Under 21st century neoliberal capitalism, and especially under the Trump regime, there has been an acceleration of the mechanisms by which vulnerable populations are rendered unknowable, undesirable, unthinkable, considered an excess cost and stripped of their humanity. Relegated to zones of social abandonment and political exclusion, targeted populations become incomprehensible, civil rights disappear, hardship and suffering are normalized, and human lives are targeted and negated by diverse machineries of violence as dangerous, pathological and redundant.

For those populations rendered disposable, ethical questions go unasked as the mechanisms of dispossession, forced homelessness and forms of social death feed corrupt political systems and forms of corporate power removed from any sense of civic and social responsibility. In many ways, the Trump administration is the new face of a politics of disposability that thrives on the energies of the vulnerable and powerless. Under such conditions, power is defined by the degree to which it is abstracted from any sense of responsibility or critical analysis.

This type of disposability is especially visible under Trump, not only because of his discourse of humiliation, bigotry and objectification, but also in his policies, which are blatantly designed to punish those populations who are the most vulnerable. These include the victims in Puerto Rico of Hurricane Maria, immigrant children no longer protected by DACA, and a push to expand the armed forces and the para-militarization of local police forces throughout the country as part of a race-based "law and order" policy.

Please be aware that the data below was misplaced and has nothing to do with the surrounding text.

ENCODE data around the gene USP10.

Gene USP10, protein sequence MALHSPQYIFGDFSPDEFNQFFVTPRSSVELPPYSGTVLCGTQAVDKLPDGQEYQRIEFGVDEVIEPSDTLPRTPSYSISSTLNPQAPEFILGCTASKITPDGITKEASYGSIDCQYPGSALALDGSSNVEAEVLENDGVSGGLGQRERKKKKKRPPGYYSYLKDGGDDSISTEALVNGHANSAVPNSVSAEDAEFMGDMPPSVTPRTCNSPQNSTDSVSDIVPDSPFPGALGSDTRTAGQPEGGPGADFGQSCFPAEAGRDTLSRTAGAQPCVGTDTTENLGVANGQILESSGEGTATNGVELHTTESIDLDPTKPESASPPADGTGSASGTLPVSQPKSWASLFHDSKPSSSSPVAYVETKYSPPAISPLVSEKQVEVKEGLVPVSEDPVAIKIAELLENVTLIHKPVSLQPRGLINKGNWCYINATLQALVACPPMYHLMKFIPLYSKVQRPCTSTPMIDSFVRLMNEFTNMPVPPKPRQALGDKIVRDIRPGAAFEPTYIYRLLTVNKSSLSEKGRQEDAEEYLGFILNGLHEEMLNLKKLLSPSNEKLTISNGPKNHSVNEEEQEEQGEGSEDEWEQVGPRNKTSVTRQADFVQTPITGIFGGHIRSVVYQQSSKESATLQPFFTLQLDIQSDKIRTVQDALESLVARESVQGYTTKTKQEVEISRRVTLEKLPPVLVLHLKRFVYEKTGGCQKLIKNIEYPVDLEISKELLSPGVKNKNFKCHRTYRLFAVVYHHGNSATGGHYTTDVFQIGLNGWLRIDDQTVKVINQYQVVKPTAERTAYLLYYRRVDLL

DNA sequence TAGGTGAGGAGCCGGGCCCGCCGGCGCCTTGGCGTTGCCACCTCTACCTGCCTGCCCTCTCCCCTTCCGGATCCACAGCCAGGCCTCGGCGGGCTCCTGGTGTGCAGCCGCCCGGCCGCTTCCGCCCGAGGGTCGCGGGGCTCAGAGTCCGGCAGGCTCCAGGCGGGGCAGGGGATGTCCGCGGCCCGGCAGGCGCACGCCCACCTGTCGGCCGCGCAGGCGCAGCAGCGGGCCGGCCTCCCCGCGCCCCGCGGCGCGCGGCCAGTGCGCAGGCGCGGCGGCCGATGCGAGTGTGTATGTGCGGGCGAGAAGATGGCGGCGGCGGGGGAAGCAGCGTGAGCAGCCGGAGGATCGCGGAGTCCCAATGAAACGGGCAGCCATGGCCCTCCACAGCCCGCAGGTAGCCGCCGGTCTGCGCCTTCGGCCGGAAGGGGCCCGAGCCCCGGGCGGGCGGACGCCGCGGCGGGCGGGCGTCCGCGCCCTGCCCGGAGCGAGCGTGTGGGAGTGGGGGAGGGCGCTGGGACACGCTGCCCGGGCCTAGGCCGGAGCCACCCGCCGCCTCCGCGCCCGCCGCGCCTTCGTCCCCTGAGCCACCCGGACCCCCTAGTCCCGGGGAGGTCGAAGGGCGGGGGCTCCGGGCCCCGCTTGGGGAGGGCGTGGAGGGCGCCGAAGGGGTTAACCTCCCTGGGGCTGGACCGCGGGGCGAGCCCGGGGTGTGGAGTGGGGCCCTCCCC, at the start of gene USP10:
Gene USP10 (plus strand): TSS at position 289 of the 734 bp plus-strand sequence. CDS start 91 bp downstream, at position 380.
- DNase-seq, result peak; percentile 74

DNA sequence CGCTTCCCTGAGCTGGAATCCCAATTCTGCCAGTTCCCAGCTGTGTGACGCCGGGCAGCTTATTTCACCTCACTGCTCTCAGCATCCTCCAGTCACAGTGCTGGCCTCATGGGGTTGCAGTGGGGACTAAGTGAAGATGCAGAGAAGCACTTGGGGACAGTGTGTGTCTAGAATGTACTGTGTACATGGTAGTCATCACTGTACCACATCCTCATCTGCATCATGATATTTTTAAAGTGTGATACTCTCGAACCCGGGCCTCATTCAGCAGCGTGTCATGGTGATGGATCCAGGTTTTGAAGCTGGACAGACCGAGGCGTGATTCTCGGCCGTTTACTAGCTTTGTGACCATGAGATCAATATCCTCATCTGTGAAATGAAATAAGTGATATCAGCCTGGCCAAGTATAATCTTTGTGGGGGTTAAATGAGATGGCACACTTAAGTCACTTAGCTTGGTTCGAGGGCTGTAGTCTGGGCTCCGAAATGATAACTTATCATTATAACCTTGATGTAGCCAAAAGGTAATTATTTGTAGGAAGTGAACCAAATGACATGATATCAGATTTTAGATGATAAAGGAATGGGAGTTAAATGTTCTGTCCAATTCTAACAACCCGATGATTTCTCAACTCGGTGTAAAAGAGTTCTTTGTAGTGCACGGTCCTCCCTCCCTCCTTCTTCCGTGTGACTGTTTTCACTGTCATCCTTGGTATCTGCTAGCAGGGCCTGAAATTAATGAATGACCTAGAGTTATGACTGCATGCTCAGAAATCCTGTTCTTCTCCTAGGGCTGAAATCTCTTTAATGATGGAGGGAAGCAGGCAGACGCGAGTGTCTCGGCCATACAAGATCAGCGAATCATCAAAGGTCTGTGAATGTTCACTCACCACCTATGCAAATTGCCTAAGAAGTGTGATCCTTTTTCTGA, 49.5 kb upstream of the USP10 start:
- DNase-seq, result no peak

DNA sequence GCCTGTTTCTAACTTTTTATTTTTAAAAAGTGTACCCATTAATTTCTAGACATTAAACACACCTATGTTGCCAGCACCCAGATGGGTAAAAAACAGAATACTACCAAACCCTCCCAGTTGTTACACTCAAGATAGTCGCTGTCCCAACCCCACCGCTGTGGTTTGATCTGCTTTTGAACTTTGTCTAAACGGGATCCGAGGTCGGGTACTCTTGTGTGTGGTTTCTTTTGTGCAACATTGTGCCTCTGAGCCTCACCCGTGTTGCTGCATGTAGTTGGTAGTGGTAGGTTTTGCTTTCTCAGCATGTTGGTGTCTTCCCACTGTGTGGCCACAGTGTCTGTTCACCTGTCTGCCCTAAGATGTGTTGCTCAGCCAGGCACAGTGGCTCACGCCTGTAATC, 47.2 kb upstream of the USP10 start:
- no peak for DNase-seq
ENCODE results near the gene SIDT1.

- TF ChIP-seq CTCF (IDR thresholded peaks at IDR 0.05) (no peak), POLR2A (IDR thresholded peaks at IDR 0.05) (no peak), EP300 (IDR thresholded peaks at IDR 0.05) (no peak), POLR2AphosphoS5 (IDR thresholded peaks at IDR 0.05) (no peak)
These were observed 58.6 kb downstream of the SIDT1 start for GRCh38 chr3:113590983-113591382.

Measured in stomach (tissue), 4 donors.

Trump is the endpoint of a new dystopian model of disposability, and has become a window on the growing embrace of violence and white supremacy at the highest levels of power, as both a practice and ideological legitimation for increasing a culture of fear. Fear, in this context, is framed mostly within a discourse of threats to personal safety, serving to increase the criminalization of a wide range of everyday behaviors while buttressing the current administration's racist call for "law and order." This culture of fear threatens to make more and more individuals and groups inconsequential and expendable.

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Under such circumstances, the US's dystopian impulses not only produce harsh and dire political changes, but also a failure to address a continuous series of economic, ecological and social crises. At the same time, the machinery of disposability and death rolls on, conferring upon entire populations the status of the living dead. The death-dealing logic of disposability has been updated and now parades in the name of freedom, choice, efficiency, security, progress and, ironically, democracy. Disposability has become so normalized that it is difficult to recognize it as a distinctive if not overriding organizing principle of the new American authoritarianism.

While the politics of disposability has a long legacy in the United States, Trump has given it a new and powerful impetus. This era differs from the recent past both in terms of its unapologetic embrace of the ideology of white supremacy and its willingness to expand state-sanctioned violence and death as part of a wider project of the US's descent into authoritarianism.

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Henry A. Giroux currently holds the McMaster University Chair for Scholarship in the Public Interest in the English and Cultural Studies Department and dis the Paulo Freire Distinguished Scholar in Critical Pedagogy. His most recent books are America's Addiction to Terrorism (Monthly Review Press, 2016), and America at War with Itself (City Lights, 2017). He is also a contributing editor to a number of journals, includingTikkun, (more...)